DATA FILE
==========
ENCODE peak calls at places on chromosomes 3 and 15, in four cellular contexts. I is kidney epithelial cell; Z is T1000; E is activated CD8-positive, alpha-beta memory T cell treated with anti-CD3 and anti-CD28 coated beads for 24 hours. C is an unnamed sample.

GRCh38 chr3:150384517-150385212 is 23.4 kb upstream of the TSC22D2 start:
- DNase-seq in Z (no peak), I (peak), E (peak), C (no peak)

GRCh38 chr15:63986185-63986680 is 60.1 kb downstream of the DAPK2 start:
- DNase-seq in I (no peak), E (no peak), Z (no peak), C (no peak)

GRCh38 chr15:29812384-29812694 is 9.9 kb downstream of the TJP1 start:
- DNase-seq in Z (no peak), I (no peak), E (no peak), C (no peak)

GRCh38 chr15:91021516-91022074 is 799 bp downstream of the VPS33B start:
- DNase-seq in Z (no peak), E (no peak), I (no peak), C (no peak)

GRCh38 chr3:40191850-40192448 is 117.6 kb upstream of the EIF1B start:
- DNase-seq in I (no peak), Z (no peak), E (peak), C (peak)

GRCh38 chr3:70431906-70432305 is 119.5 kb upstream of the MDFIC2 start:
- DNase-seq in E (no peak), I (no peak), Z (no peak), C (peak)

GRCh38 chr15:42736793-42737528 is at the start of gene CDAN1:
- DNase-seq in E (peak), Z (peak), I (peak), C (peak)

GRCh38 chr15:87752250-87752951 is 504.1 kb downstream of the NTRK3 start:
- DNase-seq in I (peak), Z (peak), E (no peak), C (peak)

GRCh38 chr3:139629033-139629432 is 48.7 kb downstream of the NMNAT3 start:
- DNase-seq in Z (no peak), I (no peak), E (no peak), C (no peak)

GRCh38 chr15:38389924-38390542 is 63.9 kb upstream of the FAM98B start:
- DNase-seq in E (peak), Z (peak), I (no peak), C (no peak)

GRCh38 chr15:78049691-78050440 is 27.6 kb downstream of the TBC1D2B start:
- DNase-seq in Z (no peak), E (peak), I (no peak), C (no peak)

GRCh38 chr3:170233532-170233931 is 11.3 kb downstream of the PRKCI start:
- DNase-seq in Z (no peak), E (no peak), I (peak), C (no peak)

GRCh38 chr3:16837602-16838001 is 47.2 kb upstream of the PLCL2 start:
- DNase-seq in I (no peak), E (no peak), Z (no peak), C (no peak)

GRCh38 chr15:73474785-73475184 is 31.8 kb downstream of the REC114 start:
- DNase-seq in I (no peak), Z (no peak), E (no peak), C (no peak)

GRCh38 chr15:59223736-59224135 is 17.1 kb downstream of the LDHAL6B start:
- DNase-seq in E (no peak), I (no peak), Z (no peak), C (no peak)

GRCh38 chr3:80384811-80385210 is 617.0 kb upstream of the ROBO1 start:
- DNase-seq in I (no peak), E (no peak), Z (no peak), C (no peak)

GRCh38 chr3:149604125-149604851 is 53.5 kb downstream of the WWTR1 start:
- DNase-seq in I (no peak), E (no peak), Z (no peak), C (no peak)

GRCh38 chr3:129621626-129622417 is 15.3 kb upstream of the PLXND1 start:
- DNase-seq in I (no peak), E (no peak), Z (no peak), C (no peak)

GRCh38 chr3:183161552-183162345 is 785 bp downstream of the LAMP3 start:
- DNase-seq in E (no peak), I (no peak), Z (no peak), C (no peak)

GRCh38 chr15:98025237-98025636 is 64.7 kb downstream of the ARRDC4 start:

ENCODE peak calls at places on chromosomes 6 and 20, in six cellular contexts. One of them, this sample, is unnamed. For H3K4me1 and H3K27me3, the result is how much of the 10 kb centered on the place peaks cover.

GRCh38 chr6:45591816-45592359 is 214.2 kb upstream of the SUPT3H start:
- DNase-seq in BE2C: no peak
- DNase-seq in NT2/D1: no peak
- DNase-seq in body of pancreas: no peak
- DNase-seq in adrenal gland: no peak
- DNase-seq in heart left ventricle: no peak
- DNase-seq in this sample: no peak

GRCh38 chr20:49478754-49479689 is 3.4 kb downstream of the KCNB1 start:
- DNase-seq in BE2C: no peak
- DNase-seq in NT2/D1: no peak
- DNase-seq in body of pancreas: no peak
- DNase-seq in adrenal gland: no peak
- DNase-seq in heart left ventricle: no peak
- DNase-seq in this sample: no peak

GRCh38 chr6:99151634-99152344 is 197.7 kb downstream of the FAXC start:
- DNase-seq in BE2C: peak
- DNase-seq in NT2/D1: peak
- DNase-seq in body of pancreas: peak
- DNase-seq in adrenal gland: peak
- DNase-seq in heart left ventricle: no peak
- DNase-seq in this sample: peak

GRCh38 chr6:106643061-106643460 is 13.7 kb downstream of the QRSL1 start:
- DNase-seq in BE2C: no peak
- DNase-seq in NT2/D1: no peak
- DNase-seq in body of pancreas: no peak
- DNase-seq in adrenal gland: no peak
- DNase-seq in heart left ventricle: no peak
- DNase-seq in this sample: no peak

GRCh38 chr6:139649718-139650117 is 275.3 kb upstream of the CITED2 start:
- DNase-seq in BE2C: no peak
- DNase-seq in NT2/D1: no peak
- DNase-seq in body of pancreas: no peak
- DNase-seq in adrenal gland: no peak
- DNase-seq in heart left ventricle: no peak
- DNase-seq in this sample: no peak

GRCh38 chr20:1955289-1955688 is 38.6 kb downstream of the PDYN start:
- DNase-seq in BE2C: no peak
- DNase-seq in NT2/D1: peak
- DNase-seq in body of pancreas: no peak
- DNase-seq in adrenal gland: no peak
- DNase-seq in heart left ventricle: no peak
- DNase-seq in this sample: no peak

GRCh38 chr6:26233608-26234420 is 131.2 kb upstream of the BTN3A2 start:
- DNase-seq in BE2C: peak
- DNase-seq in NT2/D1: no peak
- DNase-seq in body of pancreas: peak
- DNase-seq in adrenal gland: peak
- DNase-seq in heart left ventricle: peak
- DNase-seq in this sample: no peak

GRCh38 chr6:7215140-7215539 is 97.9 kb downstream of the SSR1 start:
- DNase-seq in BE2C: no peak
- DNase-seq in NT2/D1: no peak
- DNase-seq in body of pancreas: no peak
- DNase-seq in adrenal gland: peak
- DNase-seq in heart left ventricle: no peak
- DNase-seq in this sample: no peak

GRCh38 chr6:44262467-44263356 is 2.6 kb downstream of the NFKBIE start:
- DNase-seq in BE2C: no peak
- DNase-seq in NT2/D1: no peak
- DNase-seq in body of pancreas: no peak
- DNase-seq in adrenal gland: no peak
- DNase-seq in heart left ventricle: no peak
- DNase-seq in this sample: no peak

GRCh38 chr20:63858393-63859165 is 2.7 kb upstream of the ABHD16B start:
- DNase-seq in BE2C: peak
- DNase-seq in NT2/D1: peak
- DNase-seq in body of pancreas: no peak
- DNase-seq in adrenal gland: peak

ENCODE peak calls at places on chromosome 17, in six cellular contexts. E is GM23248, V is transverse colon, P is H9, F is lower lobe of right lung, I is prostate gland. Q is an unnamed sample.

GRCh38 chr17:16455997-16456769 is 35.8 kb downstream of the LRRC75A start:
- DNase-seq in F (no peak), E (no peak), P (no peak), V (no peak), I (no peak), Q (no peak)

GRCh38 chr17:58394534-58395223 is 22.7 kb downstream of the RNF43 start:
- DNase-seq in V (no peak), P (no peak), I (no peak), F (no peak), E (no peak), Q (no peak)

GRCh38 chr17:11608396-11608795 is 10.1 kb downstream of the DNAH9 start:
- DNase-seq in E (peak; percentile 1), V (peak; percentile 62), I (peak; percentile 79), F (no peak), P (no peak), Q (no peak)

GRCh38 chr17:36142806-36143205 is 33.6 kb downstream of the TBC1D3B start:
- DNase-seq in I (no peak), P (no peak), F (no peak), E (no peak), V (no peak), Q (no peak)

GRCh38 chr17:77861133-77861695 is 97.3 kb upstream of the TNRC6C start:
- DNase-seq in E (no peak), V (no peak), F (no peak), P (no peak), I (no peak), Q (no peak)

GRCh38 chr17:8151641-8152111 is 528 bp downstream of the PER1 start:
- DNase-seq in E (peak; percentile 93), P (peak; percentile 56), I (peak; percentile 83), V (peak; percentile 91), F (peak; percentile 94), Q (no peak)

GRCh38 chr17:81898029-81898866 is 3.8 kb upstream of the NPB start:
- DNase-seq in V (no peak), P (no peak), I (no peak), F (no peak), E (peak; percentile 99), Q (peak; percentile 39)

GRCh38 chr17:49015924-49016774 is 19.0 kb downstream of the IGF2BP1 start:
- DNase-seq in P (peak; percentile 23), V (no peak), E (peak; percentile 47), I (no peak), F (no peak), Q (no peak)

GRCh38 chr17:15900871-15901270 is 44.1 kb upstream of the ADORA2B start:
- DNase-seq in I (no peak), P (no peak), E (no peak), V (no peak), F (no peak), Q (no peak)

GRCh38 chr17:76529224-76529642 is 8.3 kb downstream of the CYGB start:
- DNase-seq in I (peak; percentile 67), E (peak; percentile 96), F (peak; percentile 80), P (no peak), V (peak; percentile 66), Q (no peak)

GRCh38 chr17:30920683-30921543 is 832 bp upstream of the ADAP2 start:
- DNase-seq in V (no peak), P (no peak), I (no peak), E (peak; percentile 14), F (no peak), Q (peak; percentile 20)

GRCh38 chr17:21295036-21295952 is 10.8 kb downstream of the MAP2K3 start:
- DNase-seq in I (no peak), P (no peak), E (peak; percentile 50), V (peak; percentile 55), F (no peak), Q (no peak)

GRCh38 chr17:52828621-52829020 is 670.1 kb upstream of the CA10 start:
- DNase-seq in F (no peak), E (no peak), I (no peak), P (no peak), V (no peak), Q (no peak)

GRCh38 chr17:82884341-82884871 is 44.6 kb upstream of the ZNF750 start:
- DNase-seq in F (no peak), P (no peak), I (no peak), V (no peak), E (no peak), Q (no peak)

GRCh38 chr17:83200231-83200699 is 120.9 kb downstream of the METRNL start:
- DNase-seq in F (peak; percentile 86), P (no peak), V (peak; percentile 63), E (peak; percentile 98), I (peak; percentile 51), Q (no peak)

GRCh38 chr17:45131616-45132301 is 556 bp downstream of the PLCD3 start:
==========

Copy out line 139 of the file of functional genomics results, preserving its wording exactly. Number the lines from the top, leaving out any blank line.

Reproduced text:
GRCh38 chr17:83200231-83200699 is 120.9 kb downstream of the METRNL start: